The new novel in the #1 New York Times bestselling series. New York may be a different place in 2060, but some events still receive more attention than others--especially those that involve the murder of a prominent businessman.
The year is 2060, and Eve Dallas is a New York City homicide detective who takes her job very seriously. Today she has a real headache of a case brewing: rich man and philanthropist Thomas Anders is dead, and he died in a very compromising position while his wife was out of town. The problem is, some of the death details don't add up to the sordid crime it appears to be, and the more Eve pokes at it the more confusing it gets. Add to that a nearly cold case involving an abused woman's dead husband killed by a prostitute, and Eve's in for her usual wild ride. Eve spends the first half of the book figuring out who her killer is, and the second half figuring out howdunit (and how to prove it). The mystery is a fascinating one and unraveling it definitely kept me enthralled. Part of the delight is watching Eve dig out the details and outsmart the killer, with the help of her friends, her co-workers, and of course her devilish husband Roarke. Oh, yes, Roarke. Marriage has hardly slowed these two down. Their chemistry is every bit as brilliant as when they first met, and their sex scenes are every bit as pulse-poundingly hot. In short, Strangers in Death is a delicious story that positively screams to be read in bed. If you want gritty or 'realistic' you should go with another series---these books are all about enjoying the sheer style that can be wrung out of a good futuristic detective caper. Like other books in this series, Strangers in Death stands alone surprisingly well, allowing you to come into the series at any book. The only oddness this might result in is that some side characters' appearances might seem slightly unnecessary if you aren't familiar with their importance in Eve's life.
Sin Has Many Tools, But A Lie Is The Handle Which Fits Them All. -Oliver Wendell Holmes
Published by Thriftbooks.com User , 13 years ago
This is the 31st book, when including novellas, in a long running and my personal favorite suspense series. The year is 2060 and Lt. Eve Dallas of the New York Police and Security Department is called to the scene when sports mogul and children's philanthropist, Tom Anders, is murdered in his home. All evidence points to some sort of sexual deviancy gone wrong, but things aren't making sense to Eve. She enlists the help of her delectable Irish hubby, Roarke, and her partner Detective Peabody to solve the case. I love this author and I loved this book. This In Death book had a slightly different feel as pretty early on we learn who the murderer is and the rest of the book is Eve building her case to prove her gut feeling. But that didn't detract from the suspense or the flow of the book at all; in fact I thought it enhanced it. J.D. Robb (aka Nora Roberts) throws some twist and turns in that kept Eve, her team and this reader on their toes. While these In Death books tend to be dark to due to the homicides Eve investigates, this one had a lot of light moments, too. I laughed a lot at the banter Eve engages in with Peabody, Roarke and Captain Feeney. Eve's friend Louise, the doctor and her Licensed Companion boyfriend, Charles play a small but significant role in this book, and that added a large amount of pleasure for this reader. This book was definitely hard to put down and exceptionally entertaining. I am wowed by this series. After so many books it seems it would be hard to delight and surprise her faithful readers, but J.D. Robb does so, continuously and flawlessly. Enjoy! Cherise Everhard, February 2008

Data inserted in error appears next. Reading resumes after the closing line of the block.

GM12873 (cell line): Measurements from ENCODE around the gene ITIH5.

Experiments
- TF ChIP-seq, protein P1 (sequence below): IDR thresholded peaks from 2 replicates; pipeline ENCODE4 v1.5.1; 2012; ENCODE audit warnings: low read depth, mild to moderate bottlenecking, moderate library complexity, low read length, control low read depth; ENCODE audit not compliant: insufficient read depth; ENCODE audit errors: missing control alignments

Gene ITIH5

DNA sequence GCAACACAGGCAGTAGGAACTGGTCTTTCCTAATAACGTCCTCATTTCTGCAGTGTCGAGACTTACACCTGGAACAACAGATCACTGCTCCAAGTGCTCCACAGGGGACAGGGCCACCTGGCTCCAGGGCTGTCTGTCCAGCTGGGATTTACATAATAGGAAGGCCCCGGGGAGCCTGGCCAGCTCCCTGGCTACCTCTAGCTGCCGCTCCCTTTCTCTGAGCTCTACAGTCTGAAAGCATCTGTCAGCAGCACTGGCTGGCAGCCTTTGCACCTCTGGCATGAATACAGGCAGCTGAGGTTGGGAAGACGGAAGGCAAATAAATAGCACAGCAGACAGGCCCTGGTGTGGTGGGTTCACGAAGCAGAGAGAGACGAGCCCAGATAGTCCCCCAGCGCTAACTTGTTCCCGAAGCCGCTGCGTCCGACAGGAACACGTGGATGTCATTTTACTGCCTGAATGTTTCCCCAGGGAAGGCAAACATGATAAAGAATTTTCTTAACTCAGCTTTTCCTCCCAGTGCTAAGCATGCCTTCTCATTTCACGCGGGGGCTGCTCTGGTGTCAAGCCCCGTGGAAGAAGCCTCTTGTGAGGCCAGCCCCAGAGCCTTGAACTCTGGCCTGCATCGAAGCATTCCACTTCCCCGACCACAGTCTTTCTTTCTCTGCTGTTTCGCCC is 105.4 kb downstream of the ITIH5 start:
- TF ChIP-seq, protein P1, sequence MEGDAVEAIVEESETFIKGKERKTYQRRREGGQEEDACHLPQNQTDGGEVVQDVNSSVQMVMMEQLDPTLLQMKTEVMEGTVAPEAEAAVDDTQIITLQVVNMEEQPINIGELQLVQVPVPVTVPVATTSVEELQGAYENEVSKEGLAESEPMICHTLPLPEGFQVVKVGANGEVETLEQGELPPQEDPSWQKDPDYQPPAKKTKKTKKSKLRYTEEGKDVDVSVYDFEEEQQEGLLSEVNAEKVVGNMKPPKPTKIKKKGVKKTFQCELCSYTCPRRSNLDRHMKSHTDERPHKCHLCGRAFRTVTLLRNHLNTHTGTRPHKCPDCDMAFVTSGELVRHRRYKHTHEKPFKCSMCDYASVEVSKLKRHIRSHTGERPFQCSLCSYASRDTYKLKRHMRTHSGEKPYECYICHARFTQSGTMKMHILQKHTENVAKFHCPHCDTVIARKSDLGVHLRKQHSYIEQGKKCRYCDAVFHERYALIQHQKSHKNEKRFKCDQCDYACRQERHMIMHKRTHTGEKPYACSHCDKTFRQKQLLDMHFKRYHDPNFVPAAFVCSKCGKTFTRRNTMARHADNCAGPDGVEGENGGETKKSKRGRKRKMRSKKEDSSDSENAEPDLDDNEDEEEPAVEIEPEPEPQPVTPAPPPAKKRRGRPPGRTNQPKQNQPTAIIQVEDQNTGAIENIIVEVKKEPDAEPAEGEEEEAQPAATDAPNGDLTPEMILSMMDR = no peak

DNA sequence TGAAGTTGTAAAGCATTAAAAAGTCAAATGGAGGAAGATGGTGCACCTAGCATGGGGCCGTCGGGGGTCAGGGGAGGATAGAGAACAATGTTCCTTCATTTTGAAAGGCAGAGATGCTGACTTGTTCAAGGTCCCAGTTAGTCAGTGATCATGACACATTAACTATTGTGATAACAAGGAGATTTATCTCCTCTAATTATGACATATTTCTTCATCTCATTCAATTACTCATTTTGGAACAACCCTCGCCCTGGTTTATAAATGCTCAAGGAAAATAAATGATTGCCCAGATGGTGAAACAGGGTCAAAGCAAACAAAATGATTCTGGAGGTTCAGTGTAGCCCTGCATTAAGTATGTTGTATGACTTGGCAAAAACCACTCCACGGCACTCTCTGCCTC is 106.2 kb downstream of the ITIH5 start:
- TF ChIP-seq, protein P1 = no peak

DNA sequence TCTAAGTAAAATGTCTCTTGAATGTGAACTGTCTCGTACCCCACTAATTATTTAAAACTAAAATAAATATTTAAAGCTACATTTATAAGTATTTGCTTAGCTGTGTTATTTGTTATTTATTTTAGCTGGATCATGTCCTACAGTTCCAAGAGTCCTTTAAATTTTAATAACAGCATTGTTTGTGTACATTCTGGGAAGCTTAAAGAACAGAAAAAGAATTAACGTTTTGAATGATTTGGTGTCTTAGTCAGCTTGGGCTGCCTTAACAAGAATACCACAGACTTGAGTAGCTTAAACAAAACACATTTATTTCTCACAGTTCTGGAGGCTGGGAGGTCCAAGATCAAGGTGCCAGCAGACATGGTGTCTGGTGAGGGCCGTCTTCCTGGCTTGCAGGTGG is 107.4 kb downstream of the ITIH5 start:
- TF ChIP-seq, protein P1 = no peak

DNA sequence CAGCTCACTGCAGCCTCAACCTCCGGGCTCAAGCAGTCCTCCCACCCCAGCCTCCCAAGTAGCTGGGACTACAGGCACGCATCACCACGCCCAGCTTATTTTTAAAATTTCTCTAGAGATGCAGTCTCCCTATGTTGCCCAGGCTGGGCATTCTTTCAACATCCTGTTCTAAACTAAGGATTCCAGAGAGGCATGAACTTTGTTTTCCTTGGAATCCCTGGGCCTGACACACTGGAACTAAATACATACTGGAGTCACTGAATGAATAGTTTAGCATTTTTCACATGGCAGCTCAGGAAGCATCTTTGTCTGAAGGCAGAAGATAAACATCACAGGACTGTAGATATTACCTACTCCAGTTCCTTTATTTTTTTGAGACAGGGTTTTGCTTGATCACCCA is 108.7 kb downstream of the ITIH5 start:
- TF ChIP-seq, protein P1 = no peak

It's a competition - Dallas vs the murderer
Published by Thriftbooks.com User , 13 years ago
In Chapter 19 Roarke tell Eve "It's a competition" and that is the best description I can give this book. The murderer got into a high security house and manaaged to kill Thomas Anders without leaving a trace. The suspects all have alibis. Lieutenant Eve Dallas has no clues, witnesses, or even a motive. This book has a fresh plot. Most of the "in Death" series have serial murders with Eve fighting against time to stop the bad guy(s) before any body shows up. Strangers In Death has one dead body and only a few suspects. Eve quickly narrows down her murderer, but has to tweak out the clues as to how it was done. Hint - look at the title. Many of my favorite supporting cast is back. Charles Monroe is tied into the murder and he has his own subplot problems. We have our sassy Peabody, prancing McNabb, a sick Feeney, a touch of Mavis (and Belle), Louise, Nadine, Trueheart, Baxter (I think he's the candy thief - he seems to be the only cop not afraid of Eve) and of course Summerset (who finds a new way to irritate Eve - jus not greet her at the door) And of course the luscious Roarke who is both lover and investigating partner (squishing in "bit of business" while waiting to help Eve grill suspects). JD Robb has gone all out on this book. We have murder, twists, humor, and even a few moments set aside for emotional growth in Eve & Roarke's marriage. Eve's childhood nightmares have been put on hold and relationship issues brought to the forefront. If you were a hater of Roarke's old girlfriend from a couple books ago, Eve has her own version of theraphy.
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